Tuesday, September 28, 2010

The Face on the Milk Carton - Banned Books Week

The Face on the Milk CartonIn looking over the ALA list of the Top 100 Banned/Challenged Books: 2000-2009 I keep running across books that surprise me. I can understand why people object to some of the books (to quote Homer Simpson, "Just because I don't care, doesn't mean I don't understand!") Others, though, just boggle the mind. (A Wrinkle in Time? I want to know who was smoking what when they decided Meg Murry posed a threat to society!)

The Face on the Milk Carton (29th on the list) by Caroline B. Cooney is one of those that puzzles me. The storyline is deceptively simple. Janie Johnson is an only child. A high school student, her life is a good one. Her parents are almost too good to be true. Her greatest worries are English, boys, and her desire for a more exotic name - until she sees a familiar picture on a milk carton.

"The girl on the carton was an ordinary little girl. Hair in tight pigtails, one against each thin cheek. A dress with a narrow white collar. The dress was white with tiny dark polka dots.

Something evil and thick settled on Janie, blocking her throat, dimming her eyes. "Sarah-Charlotte," she said. She could hear herself shouting Sarah-Charlotte's name, yet her lips were not moving; she was making no sound at all.

She reached toward Sarah-Charlotte's sleeve, but her hand didn't obey. It lay motionless on top of the carton. It looked like somebody else's hand; she could not imagine herself wearing that shade of nail polish, or that silly ring.

"You drank my milk," accused Sarah-Charlotte.

"It's me on there," Janie whispered. Her head hurt. Was the milk allergy already setting in? Or was she going insane? Could you go insane this fast? Surely it took years to lose your mind.

She imagined people losing their minds the way you might lose a penny, or your car keys--accidentally dropping your mind in the cafeteria.

"On where?" said Peter.

"The girl on the back of the carton," whispered Janie. How flat her voice sounded. As if she had ironed it. "It's me."

She remembered that dress . . . how the collar itched . . . remembered the fabric; it was summer fabric; the wind blew through it . . . remembered how those braids swung like red silk against her cheeks."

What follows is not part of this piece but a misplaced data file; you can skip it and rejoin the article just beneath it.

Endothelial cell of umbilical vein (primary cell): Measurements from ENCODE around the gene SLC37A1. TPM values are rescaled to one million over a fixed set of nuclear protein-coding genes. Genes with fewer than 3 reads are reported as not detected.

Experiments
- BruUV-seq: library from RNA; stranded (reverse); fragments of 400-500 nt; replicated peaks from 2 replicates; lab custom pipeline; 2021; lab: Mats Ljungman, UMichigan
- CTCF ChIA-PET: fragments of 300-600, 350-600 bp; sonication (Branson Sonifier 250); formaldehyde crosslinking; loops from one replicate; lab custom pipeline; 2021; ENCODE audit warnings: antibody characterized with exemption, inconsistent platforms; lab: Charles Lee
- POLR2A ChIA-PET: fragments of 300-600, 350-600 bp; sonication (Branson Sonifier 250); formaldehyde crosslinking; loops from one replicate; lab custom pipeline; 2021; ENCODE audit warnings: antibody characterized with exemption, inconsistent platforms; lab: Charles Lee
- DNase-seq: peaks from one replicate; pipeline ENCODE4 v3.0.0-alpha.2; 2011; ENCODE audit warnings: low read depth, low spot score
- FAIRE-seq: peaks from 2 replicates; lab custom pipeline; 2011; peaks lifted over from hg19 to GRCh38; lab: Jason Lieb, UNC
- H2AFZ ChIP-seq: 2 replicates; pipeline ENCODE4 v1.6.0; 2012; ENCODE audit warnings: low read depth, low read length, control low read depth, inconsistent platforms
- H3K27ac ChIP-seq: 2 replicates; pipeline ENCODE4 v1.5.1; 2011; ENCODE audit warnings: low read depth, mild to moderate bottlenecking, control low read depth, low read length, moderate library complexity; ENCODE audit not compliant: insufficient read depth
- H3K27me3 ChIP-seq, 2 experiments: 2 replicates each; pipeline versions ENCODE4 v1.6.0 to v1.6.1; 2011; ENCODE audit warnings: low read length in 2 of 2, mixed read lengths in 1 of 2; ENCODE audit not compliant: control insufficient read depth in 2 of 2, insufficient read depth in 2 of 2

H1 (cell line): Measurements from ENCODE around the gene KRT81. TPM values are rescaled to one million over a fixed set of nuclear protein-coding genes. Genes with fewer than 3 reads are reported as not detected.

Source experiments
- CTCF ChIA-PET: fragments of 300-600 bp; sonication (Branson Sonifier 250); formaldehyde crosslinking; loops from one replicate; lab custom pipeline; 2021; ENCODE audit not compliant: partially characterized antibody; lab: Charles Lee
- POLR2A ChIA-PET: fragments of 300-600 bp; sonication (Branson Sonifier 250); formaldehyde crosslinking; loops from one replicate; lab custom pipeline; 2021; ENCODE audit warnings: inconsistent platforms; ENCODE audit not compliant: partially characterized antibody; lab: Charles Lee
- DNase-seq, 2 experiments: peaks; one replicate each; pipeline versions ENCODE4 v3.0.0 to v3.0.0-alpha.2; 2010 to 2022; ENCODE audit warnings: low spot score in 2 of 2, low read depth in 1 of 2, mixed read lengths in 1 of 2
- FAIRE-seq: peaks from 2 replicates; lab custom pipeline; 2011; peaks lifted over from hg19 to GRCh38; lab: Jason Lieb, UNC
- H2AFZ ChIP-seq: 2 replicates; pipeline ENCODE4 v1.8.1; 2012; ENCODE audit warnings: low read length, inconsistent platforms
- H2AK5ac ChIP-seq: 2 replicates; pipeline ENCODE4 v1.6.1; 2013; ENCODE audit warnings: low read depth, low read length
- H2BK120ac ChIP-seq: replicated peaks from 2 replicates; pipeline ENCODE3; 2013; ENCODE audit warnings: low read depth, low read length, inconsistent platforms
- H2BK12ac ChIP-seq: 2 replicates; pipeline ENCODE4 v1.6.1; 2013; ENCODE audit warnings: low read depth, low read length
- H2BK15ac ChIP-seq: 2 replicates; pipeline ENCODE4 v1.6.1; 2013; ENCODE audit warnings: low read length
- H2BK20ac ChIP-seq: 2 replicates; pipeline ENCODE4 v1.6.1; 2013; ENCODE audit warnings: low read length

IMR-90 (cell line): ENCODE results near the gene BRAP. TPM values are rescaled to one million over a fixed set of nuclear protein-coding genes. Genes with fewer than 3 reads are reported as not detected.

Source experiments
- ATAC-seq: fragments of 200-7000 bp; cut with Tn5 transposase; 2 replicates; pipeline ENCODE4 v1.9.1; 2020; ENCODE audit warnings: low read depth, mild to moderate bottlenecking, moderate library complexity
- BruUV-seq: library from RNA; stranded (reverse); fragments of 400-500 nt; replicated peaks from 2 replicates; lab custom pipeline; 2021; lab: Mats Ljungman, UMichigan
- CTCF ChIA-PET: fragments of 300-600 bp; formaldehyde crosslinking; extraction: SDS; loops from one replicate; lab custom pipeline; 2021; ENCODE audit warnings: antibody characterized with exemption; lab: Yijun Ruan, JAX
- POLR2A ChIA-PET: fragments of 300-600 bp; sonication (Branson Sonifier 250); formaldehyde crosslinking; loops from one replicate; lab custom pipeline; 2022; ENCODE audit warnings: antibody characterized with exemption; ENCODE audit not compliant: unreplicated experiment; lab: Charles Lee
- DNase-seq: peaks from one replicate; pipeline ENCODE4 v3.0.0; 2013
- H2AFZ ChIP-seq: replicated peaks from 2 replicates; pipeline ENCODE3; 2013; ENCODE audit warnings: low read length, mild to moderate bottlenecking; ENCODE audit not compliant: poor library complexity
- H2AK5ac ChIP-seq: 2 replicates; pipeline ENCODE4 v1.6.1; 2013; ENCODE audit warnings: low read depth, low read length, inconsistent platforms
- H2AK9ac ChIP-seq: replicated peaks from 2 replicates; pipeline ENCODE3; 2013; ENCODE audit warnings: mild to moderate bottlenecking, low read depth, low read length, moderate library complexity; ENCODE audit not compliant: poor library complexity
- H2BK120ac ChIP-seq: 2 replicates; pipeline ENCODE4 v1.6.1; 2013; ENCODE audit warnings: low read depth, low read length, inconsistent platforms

Janie's discovery shatters everything she knows about herself. The rest of the book is about the conflict between her desire to preserve the life she has always known, and her returning memories that make the familiar into something strange and threatening.

Breathe MeI think of Sia's Breathe Me, when I think of Janie's confusion. The melancholic, sorrowful feel of the music fits Janie as well as the lyrics.

"Ouch, I have lost myself again
Lost myself and I am nowhere to be found,
Yeah, I think that I might break
I've lost myself again and I feel unsafe"

The Face on the Milk Carton is an excellent book. Why is it considered controversial? If someone knows, enlighten me, please!

Book: The Face on the Milk Carton, Caroline B. Cooney
Music: Breathe Me, Sia


Cari Hislop said...

Ah yes the ban the books brigade. You know most of the people who want to ban them have never read them! My eyes are rolling back into my head. The Face on the Milk Carton sounds really good...I'll look it up.

I found a song tonight that I think you'd like if you haven't already heard it (I'm listening to it on repeat) The Story by Brandi Carlile.

Jaleh D said...

I read that book years ago. I don't remember anything in it ban-worthy, only that I didn't care for the ending.

Jennifer said...

I like that song. I like that singer. I'll have to listen to her some more. I do love finding new music. :)


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